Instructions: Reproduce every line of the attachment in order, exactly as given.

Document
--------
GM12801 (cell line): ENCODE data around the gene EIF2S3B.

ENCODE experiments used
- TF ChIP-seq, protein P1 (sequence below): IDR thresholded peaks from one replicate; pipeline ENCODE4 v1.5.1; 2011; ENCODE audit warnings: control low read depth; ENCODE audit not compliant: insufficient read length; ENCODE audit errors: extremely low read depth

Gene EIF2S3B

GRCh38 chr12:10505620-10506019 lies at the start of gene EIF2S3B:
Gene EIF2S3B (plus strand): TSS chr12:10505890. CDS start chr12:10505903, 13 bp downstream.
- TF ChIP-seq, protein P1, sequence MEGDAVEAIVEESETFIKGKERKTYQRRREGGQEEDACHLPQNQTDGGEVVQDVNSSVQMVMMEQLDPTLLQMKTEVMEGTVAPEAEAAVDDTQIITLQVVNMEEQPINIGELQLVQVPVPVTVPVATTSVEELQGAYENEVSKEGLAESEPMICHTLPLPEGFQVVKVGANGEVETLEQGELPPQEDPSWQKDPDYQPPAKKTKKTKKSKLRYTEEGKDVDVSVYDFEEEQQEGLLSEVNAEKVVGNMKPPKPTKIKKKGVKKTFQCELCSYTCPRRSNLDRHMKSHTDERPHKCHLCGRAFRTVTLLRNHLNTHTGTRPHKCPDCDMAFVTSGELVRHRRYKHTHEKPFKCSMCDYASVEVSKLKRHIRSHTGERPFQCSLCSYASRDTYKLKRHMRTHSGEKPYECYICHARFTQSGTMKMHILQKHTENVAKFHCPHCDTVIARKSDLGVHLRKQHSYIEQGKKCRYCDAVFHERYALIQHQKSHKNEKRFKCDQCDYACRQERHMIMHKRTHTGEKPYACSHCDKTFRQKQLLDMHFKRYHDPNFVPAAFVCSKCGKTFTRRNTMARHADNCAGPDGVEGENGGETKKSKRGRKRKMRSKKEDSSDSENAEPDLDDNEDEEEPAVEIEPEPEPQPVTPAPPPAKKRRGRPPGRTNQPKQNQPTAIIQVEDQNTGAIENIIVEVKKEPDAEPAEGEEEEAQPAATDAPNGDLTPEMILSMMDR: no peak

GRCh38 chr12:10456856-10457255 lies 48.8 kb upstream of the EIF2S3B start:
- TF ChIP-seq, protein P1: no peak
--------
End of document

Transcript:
GM12801 (cell line): ENCODE data around the gene EIF2S3B.

ENCODE experiments used
- TF ChIP-seq, protein P1 (sequence below): IDR thresholded peaks from one replicate; pipeline ENCODE4 v1.5.1; 2011; ENCODE audit warnings: control low read depth; ENCODE audit not compliant: insufficient read length; ENCODE audit errors: extremely low read depth

Gene EIF2S3B

GRCh38 chr12:10505620-10506019 lies at the start of gene EIF2S3B:
Gene EIF2S3B (plus strand): TSS chr12:10505890. CDS start chr12:10505903, 13 bp downstream.
- TF ChIP-seq, protein P1, sequence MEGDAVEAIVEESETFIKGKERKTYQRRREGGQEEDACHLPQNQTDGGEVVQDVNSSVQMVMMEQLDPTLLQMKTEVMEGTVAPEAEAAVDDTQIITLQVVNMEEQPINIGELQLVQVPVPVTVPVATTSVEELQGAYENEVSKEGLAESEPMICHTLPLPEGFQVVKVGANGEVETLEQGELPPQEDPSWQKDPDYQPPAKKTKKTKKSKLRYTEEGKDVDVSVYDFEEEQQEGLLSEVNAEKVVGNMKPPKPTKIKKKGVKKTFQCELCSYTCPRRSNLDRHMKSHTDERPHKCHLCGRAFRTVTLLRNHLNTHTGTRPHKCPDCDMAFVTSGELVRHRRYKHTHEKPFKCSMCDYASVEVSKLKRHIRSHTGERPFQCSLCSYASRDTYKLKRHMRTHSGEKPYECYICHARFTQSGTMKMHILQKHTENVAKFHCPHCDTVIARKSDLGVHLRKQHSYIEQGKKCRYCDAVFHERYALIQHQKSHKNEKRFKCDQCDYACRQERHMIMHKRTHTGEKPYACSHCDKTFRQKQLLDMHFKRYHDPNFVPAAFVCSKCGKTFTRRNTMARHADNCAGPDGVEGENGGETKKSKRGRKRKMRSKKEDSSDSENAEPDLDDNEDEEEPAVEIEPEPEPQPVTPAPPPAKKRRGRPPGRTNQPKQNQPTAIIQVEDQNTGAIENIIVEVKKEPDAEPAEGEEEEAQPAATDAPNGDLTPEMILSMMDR: no peak

GRCh38 chr12:10456856-10457255 lies 48.8 kb upstream of the EIF2S3B start:
- TF ChIP-seq, protein P1: no peak